My friend Ned posted a link to this blog post, where someone has written a short meditation on a piece of artwork from a book Ned edited and published. The book and the link are worth a perusal. (I can’t speak for the rest of the blog. It’s new to me.)
The blogger writes: “It was about 17 years ago that I sat down and tried to find a father/husband in the Bible who was worth emulating. After looking at all of the men I could find, I ultimately landed on Joseph, Jesus’ earthly father, and the father in [the story of the prodigal son].” It is, as the Italians say, strano ma vero, strange but true that there are a heck of a lot of Bible dads who drop the ball, parentally speaking. Adam, first man, raised Cain, first murderer. Abraham, the father of nations and spiritual father for us all, begat Isaac, the only one of the patriarchs who ages into an old fool. And don’t get me started on the book of Samuel. The only man in that story who raises a good son is Saul. Samuel’s take bribes. David’s rebel.
Still, what’s hidden in that phrase “worth emulating?” Are there no husbands and fathers in the Bible who are righteous, courageous, and self-sacrificing? Noah obeyed the voice of God and preserved his family in the flood. Abraham protected his wife from the wolf Pharaoh and the lion Abimelech. Jacob blessed his sons with great blessings. Caleb found a noble husband for his daughter Achsah. Boaz spread his redeeming wings over Ruth. Job sacrificed for his sons and daughters on a daily basis. Solomon wrote an entire book of wisdom for his son (who seems to have not paid attention to it). And what about Christ himself, the bridegroom who gave His life for His bride?
It’s not that the men in this list didn’t have faults (other than the last one, of course). But are perfect role models the only ones worth emulating? The author of Hebrews ought to have included discretionary asides about the sins of Isaac, Barak, Samson, and David in the “catalogue of the saints” so that we wouldn’t get the wrong idea and – oh, mercy! – imitate them. The men and women we read about in the Bible were sinners, but that doesn’t mean we can ignore the examples of righteousness they set for us.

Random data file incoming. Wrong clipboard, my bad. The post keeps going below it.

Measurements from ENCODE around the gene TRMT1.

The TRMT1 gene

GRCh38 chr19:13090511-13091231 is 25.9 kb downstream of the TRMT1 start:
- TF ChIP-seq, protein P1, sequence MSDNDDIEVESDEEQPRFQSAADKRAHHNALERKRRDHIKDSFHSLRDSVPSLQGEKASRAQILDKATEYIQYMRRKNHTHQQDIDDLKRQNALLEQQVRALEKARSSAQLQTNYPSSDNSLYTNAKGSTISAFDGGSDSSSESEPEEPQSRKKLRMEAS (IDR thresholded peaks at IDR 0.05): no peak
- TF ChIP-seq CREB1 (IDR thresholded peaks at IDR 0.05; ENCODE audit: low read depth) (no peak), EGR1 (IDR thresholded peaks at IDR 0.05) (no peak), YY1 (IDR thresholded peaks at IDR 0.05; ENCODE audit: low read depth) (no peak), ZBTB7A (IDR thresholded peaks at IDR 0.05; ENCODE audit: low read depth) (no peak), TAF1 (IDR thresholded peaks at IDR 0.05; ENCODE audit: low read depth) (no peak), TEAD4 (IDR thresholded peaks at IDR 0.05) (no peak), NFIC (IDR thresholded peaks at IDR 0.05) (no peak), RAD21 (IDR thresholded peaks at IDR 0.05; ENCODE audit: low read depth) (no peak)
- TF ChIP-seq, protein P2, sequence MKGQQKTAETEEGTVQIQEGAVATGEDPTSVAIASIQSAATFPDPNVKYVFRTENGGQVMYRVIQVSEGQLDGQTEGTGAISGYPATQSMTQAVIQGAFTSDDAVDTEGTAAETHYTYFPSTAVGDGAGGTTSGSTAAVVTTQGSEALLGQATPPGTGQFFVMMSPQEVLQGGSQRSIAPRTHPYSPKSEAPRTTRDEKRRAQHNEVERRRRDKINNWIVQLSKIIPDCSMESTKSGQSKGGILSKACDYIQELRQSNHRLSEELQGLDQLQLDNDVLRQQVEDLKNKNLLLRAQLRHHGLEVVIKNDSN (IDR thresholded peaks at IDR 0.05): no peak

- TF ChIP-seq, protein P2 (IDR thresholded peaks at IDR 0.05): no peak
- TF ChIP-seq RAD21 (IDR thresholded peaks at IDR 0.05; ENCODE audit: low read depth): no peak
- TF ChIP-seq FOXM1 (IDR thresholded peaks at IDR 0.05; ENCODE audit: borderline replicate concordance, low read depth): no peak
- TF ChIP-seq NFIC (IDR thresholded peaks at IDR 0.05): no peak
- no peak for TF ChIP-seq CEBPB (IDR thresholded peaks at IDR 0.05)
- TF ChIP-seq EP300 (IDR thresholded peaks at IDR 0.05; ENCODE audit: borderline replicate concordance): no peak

I really like your response to my piece. Thanks. I agree that one of the great things about the Bible is that we get to see everyone’s flaws. I guess my choice of the word “emulate” goes to the idea of looking for someone whom I would like to be like when someone thinks of me as a husband and father. It started when I was at a retreat 17 years ago and looking for a book in the library they had onsite that talked about how to be a Godly husband and father. When I couldn’t find one, I decided to look for a Bible character to be my example. I like your choice of Boaz. I hadn’t thought of him. I don’t know that we ever get a look at him as a father, but he’s good. The same with Job. We know he was a father, but I don’t know that we ever see his fatherhood in action. Noah as well. But those are good examples of righteous men. I also don’t want to label how good of a father someone was by how their kids turned out. If that were the litmus test then, as you pointed out, we’d have to give Saul more credit for how Jonathan turned out than the father of The Prodigal Son for how his boys turned out. Anyway, all of that is to say that I really liked your piece, and I felt I needed to clarify why I used the word “emulate” in my piece.
John, I’m astonished! I didn’t think people read or commented on blogs anymore. I’ll have to pay more attention to what I say… Thanks for your thoughtful response. My main observation to your post was just that we Christians can be very picky about our biblical role models – in some cases more picky than the Bible itself. I appreciated reading your notes on the Revealed artwork. It’s hard to take the time to really *look* at a work like that, and your observations made it easier. Thanks again.